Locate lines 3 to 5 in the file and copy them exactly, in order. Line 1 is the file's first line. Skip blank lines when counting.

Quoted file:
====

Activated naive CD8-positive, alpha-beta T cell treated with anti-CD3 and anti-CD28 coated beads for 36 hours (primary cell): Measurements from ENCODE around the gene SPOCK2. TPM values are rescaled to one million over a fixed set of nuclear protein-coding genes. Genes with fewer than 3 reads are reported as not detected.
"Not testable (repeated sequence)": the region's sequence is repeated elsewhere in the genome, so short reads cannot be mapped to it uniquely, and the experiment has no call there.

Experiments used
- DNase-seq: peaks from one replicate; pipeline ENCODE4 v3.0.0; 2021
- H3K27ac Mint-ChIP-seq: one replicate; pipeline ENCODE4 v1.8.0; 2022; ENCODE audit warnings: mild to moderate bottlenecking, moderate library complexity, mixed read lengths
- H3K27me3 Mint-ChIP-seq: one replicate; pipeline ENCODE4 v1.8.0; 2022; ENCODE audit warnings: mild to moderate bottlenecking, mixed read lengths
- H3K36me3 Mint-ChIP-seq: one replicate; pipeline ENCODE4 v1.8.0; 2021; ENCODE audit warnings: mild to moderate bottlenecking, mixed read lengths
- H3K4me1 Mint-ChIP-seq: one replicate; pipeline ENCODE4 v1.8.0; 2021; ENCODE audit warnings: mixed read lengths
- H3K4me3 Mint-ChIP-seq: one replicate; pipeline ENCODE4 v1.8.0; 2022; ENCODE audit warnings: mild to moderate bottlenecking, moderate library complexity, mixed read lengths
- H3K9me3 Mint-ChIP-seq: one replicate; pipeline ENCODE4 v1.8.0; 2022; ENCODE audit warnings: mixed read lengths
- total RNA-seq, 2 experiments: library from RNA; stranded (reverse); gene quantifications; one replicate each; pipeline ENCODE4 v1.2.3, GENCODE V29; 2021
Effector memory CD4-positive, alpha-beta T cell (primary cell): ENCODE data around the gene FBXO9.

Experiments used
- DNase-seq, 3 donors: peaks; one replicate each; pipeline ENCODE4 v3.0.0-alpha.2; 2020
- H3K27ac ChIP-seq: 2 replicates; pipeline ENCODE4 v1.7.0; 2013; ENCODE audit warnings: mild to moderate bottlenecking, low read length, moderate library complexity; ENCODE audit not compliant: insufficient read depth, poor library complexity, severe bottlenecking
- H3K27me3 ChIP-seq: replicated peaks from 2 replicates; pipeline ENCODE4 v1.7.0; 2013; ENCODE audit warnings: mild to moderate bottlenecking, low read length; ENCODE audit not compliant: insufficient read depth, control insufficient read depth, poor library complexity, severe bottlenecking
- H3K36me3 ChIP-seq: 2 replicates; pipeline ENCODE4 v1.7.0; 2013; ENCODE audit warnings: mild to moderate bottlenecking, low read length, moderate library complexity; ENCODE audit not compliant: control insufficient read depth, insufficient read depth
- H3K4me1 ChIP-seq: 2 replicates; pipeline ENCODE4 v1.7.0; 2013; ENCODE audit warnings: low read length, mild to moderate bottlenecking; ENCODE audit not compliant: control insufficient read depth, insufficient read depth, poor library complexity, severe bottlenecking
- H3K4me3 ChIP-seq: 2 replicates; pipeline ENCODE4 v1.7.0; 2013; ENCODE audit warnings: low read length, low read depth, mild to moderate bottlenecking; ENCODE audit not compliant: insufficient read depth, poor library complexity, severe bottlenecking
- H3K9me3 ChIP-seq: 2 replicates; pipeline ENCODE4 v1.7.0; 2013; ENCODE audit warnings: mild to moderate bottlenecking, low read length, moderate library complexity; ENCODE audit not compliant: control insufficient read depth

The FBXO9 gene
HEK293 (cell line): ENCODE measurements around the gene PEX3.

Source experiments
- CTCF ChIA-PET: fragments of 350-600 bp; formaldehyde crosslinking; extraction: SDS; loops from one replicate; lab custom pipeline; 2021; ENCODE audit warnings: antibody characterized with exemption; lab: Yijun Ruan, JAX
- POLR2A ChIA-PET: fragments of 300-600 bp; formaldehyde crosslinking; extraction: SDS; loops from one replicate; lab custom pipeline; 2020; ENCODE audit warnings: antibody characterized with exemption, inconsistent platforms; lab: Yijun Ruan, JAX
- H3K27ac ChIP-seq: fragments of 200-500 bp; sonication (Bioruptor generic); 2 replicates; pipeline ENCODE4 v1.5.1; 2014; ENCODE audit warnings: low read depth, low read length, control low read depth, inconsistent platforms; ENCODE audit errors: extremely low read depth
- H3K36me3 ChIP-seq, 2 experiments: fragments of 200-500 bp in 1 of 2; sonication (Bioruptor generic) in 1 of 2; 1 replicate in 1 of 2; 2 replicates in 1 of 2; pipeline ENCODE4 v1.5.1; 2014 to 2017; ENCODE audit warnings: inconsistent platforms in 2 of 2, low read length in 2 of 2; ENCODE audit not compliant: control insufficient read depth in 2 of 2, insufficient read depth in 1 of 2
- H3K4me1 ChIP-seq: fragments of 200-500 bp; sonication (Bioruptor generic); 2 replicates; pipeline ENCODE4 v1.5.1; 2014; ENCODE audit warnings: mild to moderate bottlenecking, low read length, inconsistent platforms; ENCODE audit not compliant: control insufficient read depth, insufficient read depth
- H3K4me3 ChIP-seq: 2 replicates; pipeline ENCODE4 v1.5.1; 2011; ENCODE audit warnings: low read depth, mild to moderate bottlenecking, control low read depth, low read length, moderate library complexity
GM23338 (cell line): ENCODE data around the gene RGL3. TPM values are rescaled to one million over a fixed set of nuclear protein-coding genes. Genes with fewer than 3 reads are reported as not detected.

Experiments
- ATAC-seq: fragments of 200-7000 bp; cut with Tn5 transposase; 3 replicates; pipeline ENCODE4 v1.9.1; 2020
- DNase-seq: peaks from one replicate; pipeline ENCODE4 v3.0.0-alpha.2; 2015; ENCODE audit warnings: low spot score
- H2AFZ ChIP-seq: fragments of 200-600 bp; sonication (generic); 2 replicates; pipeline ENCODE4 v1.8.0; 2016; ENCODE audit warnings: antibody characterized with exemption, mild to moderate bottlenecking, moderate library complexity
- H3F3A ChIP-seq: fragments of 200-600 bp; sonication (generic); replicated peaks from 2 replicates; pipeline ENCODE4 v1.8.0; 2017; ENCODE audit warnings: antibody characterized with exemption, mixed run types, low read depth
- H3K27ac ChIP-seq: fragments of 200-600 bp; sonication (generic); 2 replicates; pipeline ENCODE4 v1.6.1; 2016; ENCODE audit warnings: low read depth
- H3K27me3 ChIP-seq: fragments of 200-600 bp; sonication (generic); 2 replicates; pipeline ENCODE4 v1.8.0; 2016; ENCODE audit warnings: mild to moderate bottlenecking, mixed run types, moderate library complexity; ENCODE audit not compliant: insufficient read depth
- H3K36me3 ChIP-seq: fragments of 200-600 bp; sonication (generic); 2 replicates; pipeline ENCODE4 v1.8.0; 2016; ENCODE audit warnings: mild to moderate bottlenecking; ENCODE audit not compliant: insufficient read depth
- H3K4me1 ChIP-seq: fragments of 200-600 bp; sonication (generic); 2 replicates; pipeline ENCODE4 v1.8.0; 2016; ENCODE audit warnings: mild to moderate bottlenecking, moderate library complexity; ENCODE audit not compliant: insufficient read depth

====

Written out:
Experiments used
- DNase-seq: peaks from one replicate; pipeline ENCODE4 v3.0.0; 2021
- H3K27ac Mint-ChIP-seq: one replicate; pipeline ENCODE4 v1.8.0; 2022; ENCODE audit warnings: mild to moderate bottlenecking, moderate library complexity, mixed read lengths